By Kevin Van Valkenburg and Childs Walker
Baltimore Sun reporters
February 13, 2009
A lawyer representing a man who attended the party said the Richland County Sheriff's Department investigation seems to be targeting Phelps - to the point investigators are asking questions only about the 14-time gold-medal winner.
But Phelps, who has hired a lawyer, hasn't been charged with anything or been contacted by the sheriff's department, according to Drew Johnson, a representative from Phelps' management company, Octagon.
The Richland County Sheriff's Department has arrested eight people who attended the party near the University of South Carolina, according to Dick Harpootlian, a Columbia, S.C., defense attorney and former district attorney in Richland County. Harpootlian represents one of the men who was at the party and was a renter at the house where the party took place.
His client was arrested last weekend at another house, where police found a small amount of marijuana.
"All of the questions they asked him were related to Phelps," Harpootlian said.
That left the attorney with no doubt investigators are making arrests in an attempt to gather information about the swimmer.
"There's no question that this would not have occurred the way it did if Michael Phelps was not involved," said Harpootlian, who oversaw many drug cases as a prosecutor. "It's silly that they've taken eight kids and arrested them like this. I don't think it's a valid use of very limited law enforcement resources."
Richland County authorities - namely Sheriff Leon Lott, who publicly vowed that Phelps would receive no special treatment because of his celebrity - have not said what charge Phelps might be facing. Under South Carolina law, possession of one ounce or less of marijuana is a misdemeanor that carries a fine of up to $200 and 30 days in jail for the first offense. Possession of drug paraphernalia is a $500 fine.
Jack Swerling, a criminal defense attorney who has practiced in Columbia for more than 30 years, said he has known Lott for 30 years and called him an "honorable" man who is in a difficult position.
"I think you have to consider that having this news in an English newspaper put Columbia, South Carolina, on the map in a way no one wanted," Swerling said. "Here's the sheriff of our county, and everybody is looking at this big pot party in Columbia. Does he do nothing and get criticized for that? Or does he do something and get criticized for that? He's kind of damned if he do and damned if he don't."
Swerling said simple possession charges are usually handled one of two ways if the defendant has no prior drug offenses.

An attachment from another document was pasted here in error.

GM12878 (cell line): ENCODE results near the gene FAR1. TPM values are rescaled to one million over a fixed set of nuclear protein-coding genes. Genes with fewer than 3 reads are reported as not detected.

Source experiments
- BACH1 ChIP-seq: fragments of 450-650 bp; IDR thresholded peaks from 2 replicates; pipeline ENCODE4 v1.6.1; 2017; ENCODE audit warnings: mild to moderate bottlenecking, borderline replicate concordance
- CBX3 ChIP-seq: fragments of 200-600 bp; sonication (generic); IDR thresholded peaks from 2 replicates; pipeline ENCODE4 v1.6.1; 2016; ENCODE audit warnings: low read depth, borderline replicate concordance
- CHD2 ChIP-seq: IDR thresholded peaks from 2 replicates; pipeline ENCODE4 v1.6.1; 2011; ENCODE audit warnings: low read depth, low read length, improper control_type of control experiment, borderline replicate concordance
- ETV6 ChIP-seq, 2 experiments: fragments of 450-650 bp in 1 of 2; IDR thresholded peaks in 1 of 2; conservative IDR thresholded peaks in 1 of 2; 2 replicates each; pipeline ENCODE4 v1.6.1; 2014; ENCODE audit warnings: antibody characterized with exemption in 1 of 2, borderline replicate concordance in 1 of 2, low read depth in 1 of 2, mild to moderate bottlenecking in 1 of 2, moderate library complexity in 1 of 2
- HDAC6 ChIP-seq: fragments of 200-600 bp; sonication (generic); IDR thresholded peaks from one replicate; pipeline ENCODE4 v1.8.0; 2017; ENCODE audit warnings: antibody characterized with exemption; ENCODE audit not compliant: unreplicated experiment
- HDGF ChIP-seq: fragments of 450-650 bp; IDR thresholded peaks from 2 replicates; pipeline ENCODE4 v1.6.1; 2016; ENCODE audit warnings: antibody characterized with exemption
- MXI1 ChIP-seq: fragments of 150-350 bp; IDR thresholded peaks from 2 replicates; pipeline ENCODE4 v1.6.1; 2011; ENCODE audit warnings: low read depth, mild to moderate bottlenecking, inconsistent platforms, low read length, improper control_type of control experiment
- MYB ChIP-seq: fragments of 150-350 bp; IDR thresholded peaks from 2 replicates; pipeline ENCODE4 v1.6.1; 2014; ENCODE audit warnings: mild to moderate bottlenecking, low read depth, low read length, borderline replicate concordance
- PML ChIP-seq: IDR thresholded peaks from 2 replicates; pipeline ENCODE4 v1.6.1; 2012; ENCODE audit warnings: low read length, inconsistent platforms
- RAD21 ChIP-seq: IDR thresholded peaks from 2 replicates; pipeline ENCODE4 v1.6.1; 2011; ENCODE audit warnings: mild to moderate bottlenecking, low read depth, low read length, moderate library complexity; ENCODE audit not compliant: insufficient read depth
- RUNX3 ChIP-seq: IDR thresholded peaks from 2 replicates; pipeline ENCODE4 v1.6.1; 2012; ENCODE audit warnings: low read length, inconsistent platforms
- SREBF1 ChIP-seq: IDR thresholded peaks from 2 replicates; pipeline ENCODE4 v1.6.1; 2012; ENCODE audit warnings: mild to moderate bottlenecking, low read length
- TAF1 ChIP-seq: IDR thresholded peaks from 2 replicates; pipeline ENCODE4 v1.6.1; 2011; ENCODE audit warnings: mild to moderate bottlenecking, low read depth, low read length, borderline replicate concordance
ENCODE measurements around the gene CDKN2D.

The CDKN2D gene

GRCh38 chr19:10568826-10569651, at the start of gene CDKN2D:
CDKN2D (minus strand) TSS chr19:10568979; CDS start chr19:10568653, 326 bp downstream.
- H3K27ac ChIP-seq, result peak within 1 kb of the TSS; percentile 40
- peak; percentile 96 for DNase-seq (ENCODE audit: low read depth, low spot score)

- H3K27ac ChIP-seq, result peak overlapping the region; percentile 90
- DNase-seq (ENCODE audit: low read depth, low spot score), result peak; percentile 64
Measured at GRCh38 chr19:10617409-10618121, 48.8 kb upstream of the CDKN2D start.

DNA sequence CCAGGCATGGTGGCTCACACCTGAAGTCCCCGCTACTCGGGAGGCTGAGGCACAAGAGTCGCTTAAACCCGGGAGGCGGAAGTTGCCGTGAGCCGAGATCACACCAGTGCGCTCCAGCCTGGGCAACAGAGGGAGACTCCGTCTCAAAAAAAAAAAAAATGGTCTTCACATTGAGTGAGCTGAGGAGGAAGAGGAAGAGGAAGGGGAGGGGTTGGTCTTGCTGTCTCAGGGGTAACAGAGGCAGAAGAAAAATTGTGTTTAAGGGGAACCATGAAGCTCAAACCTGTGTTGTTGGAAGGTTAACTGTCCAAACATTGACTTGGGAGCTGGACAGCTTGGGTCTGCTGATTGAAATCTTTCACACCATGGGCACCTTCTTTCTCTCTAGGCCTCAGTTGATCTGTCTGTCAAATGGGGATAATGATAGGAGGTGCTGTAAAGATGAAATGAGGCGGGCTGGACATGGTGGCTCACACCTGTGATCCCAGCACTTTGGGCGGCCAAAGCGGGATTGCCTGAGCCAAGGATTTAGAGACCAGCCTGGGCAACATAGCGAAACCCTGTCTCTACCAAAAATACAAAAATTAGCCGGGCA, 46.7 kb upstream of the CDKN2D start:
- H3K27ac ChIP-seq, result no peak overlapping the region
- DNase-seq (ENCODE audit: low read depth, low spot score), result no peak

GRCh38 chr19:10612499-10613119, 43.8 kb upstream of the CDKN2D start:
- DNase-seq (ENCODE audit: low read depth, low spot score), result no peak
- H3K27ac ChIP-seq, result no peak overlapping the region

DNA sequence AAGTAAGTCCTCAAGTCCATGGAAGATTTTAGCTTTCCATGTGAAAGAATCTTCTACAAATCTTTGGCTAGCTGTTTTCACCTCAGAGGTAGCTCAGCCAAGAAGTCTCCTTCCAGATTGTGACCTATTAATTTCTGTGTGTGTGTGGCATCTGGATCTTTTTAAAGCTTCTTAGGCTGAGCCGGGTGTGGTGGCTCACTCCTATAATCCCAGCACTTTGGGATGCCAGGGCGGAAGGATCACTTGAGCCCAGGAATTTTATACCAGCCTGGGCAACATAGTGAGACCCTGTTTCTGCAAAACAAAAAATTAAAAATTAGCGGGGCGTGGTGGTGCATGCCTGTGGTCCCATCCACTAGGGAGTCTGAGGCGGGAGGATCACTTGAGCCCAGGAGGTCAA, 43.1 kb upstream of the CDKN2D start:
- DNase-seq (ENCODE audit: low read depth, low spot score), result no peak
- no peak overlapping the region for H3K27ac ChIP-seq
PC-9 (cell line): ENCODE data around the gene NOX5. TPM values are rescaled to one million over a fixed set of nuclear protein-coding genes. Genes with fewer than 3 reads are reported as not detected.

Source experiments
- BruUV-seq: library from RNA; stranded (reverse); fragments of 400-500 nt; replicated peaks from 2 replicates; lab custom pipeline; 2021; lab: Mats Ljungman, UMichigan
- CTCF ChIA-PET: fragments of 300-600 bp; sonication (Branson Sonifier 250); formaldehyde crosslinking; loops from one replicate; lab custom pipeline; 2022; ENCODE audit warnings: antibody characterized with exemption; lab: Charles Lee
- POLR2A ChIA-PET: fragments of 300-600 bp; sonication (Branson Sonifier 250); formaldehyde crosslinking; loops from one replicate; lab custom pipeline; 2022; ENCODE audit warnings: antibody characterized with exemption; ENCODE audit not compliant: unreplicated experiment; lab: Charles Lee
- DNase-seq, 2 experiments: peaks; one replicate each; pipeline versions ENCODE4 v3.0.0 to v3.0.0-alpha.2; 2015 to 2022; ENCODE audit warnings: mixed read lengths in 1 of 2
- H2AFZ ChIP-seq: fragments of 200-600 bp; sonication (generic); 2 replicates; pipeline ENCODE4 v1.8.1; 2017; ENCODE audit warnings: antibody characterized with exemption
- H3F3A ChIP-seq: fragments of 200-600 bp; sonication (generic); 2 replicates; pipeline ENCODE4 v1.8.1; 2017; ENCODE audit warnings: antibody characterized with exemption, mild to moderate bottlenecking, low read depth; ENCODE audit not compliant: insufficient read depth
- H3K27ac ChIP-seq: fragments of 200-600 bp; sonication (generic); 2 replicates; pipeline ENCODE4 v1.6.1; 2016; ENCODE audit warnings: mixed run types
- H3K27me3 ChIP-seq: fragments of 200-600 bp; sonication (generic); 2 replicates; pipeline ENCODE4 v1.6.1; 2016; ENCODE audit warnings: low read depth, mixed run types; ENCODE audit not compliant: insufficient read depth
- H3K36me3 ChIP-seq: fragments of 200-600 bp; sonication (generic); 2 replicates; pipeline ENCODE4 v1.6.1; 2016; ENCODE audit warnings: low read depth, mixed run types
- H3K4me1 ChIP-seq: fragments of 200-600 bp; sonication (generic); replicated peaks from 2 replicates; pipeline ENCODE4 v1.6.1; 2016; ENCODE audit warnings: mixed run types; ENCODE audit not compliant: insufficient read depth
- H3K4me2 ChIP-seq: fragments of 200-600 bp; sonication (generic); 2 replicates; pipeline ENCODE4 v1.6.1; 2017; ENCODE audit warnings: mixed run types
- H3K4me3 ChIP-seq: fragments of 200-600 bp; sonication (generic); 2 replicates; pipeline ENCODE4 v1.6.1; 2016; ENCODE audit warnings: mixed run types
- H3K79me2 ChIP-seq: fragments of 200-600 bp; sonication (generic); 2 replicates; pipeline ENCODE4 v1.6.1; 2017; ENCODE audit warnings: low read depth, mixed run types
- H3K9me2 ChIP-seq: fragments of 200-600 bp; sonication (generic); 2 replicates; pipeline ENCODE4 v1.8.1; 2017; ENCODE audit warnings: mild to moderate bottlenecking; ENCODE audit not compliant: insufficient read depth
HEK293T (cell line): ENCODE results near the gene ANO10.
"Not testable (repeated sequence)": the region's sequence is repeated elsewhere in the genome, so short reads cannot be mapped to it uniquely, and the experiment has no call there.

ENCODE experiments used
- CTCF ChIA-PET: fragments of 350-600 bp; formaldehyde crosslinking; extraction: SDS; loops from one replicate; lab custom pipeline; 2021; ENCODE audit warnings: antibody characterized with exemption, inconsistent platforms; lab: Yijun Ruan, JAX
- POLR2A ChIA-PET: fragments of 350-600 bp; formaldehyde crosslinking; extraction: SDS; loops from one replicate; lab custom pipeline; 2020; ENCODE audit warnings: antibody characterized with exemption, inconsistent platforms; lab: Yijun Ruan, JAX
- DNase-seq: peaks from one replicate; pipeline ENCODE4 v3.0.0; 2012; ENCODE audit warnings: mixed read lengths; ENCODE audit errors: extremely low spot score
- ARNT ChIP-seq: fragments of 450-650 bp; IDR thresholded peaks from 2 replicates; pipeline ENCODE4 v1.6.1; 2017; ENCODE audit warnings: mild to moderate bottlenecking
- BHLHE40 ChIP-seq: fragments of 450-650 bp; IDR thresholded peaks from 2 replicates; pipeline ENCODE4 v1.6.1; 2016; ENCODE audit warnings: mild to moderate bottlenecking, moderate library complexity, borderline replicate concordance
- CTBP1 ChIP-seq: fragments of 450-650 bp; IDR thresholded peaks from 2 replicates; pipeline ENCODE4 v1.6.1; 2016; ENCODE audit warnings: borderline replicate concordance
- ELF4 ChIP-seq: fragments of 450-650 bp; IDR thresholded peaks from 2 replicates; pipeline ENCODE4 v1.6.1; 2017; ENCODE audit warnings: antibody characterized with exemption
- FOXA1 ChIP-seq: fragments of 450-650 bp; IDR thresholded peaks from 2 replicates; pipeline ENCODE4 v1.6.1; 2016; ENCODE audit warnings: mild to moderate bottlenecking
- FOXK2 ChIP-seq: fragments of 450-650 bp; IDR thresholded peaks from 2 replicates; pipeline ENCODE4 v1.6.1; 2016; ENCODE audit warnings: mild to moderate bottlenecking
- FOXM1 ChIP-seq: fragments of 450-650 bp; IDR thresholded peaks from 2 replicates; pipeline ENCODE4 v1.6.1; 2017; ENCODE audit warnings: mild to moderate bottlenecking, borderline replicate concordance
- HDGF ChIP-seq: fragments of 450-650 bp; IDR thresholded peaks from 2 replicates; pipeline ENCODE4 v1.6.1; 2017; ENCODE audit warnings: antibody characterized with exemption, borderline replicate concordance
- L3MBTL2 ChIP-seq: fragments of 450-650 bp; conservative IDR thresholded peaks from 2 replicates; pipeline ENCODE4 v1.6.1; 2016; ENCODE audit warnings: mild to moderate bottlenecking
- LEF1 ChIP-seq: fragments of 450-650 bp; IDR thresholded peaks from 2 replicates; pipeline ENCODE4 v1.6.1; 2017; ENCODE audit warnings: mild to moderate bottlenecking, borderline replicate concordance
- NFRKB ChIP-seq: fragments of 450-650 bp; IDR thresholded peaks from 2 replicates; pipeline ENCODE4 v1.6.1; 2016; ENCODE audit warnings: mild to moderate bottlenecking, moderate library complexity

Many cases are sent to pretrial diversion, meaning the defendant submits to drug counseling and testing for a short time. Once the requirements are completed, charges are usually dismissed and wiped from the defendant's record. In other cases, the defendant pleads guilty but a judge withholds the sentence for 90 days and orders urine tests and possibly community service. Again, the charges are usually expunged from the defendant's record once those requirements are met.
"I would be shocked if this case is handled any other way. I don't foresee any circumstance where jail is even a possibility," Swerling said. "The same rules should apply, whether we're talking about Michael Phelps or not."
Harpootlian said he has asked investigators why they're acting the way they are.
"They say that no one is above the law," he said. "But this isn't a question of someone getting preferential treatment to his benefit. He's getting treated differently to his detriment."
Kenneth W. Gaines, a professor at the University of South Carolina law school with expertise in criminal procedure, said he sees no chance that Phelps will face anything worse than a simple possession charge but thinks the swimmer could do himself a favor by turning himself in.
"Cut them off at the pass," Gaines said. "You say, 'I'm doing this because kids look up to me and I want them to see me abiding by the law.' ... Why let all of this draw out? On the legal side, he's not going to be hurt at all."
If Phelps were charged and decided to fight it, a case against him would almost certainly have to be built using witness testimony, according to Andrew D. Levy, a Maryland criminal defense lawyer and adjunct faculty member at the University of Maryland School of Law, where he teaches criminal law.
Levy characterized the investigation as "a little silly" but tried to explain what the sheriff's motives might be.
"It could simply be an effort by a local elected official to get his name in the paper. ... But here is what I think the sheriff would say: Because Michael Phelps is not a normal person, because he's the world's most famous athlete, it makes the consideration to prosecute by that law enforcement official different. Because he is so famous, it makes the harm that can flow from his conduct, and a failure to prosecute him for that conduct, that much greater."
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